Legislative Effort in Washington State Seeks to Restore Tourism

Over the last few years, the tourism industry of Washington State has mostly languished. The Evergreen State is not the first choice for prospective visitor who wish to discover the wonders of the West Coast of the United States; most people think of California and Oregon, but Washington is not often mentioned.

 

Legislators who wish to revive the Washington tourism industry are pushing for a new marketing campaign and a revitalized office to tap into this important economic resource. Although Washington is blessed by the strong economic contribution of the Seattle Metropolitan Area, lawmakers believe tourism could add even more revenue that could be directed to smaller communities.

 

Washington House Bill 1123 was recently discussed by the Committee on Community Development, Housing and Tribal Affairs. If approved, the bill would create a new Washington Tourism Marketing Authority and a plan to attract people traveling to the West Coast over the next few years.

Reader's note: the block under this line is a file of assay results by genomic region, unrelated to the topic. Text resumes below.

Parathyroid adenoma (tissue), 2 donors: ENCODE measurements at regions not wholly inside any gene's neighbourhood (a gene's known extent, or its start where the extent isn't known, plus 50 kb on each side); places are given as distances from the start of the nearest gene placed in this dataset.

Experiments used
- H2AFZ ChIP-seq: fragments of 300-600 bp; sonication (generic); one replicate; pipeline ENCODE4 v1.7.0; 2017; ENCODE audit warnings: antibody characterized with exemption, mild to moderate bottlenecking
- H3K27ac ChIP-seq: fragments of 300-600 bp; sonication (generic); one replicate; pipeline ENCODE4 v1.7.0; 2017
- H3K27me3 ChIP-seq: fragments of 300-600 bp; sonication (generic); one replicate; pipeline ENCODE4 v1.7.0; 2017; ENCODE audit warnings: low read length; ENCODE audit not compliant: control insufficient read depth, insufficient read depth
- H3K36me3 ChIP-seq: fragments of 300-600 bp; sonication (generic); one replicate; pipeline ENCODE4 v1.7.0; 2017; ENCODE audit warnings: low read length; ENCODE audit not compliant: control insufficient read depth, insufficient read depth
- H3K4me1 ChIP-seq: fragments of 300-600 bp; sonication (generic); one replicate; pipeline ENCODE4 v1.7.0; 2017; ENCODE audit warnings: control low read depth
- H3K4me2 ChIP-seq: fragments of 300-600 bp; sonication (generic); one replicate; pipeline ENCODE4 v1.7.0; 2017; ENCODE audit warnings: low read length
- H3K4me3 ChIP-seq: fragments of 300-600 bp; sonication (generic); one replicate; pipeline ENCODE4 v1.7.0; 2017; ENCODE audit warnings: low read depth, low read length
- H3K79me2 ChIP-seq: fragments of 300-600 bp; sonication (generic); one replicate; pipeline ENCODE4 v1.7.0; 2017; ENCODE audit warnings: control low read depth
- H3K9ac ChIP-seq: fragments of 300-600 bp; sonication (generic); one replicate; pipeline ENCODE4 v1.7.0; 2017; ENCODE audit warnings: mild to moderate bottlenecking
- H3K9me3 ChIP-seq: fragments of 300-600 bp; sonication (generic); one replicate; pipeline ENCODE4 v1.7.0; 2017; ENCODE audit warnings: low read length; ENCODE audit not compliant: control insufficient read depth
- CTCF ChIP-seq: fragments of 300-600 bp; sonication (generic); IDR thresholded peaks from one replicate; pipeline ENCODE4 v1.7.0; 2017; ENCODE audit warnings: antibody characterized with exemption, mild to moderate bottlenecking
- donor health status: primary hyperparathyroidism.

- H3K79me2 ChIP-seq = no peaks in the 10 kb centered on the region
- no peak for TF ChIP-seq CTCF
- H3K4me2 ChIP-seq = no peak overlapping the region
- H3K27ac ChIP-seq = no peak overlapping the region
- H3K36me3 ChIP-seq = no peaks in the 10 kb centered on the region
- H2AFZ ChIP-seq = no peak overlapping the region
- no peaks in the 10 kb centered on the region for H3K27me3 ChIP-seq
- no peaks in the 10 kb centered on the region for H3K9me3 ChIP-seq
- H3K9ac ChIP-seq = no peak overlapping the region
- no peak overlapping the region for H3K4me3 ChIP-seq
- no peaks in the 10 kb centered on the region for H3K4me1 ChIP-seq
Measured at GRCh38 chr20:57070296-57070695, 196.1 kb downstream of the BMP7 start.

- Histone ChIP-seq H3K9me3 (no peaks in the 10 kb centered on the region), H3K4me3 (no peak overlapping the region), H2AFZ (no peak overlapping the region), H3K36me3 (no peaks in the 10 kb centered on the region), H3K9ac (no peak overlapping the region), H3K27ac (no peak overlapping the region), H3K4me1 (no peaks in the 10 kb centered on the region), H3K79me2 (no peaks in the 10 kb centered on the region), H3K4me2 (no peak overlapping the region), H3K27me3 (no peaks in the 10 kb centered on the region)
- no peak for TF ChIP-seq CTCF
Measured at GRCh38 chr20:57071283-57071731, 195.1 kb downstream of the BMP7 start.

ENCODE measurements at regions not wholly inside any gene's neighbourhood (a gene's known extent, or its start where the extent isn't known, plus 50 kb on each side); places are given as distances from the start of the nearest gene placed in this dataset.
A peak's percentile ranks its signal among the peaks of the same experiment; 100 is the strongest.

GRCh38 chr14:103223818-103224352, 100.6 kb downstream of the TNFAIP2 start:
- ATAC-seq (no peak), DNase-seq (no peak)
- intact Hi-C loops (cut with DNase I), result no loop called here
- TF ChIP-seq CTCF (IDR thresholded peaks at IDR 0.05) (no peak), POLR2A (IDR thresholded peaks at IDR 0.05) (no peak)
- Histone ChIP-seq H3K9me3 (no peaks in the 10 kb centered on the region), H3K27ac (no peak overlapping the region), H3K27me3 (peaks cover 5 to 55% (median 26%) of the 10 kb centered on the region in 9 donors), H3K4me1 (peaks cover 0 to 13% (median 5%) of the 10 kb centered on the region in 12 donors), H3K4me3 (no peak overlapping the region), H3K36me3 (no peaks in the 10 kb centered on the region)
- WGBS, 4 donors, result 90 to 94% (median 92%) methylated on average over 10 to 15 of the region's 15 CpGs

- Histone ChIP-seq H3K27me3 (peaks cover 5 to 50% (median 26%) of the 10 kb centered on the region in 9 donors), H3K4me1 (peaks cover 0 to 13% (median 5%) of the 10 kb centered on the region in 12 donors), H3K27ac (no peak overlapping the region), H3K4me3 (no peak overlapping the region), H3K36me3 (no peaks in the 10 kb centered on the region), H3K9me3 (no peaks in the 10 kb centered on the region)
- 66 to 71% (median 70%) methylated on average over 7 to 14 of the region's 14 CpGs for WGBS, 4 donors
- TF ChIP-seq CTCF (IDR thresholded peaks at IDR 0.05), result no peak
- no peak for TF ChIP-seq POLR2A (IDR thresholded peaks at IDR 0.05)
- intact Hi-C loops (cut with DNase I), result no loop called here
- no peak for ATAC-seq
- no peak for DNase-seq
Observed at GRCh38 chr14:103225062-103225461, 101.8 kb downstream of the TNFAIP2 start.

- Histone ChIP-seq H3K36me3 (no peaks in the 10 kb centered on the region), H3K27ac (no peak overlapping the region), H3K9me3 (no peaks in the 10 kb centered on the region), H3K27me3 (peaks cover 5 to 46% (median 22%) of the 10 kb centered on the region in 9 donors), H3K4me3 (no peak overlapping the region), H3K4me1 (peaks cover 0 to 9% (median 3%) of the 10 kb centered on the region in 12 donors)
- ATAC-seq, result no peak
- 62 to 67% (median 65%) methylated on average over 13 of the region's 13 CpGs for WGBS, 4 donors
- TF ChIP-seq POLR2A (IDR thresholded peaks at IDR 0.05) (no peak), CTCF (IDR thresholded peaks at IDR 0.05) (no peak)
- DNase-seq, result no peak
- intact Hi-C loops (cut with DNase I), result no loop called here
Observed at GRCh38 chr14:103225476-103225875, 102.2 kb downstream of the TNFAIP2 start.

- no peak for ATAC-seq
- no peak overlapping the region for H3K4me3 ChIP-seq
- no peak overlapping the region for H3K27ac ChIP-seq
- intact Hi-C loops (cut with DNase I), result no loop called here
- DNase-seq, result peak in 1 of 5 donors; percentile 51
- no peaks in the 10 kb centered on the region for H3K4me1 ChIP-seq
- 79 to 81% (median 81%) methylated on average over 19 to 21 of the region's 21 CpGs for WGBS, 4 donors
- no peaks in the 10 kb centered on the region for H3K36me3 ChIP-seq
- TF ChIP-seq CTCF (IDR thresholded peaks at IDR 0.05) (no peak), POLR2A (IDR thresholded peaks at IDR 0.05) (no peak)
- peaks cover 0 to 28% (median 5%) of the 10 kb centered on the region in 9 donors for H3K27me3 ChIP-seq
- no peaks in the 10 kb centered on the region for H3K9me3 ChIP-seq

The legislative proposal would not impose new taxes. Tourism operators believe that Washington is ripe for discovery. Even without marketing, the tourism industry is the fourth largest sector of the state economy; however, this position could fall if marketing continues to be ignored.

 

Tourism could produce an annual gain of $21 billion to Washington State. The best part of this revenue is that it tends to be evenly distributed among sectors and communities. The new marketing program would ostensibly portray the Evergreen State as a region to be discovered beyond Mount Rainier. The program would include an introduction to Native American reservations where tourists are always welcome.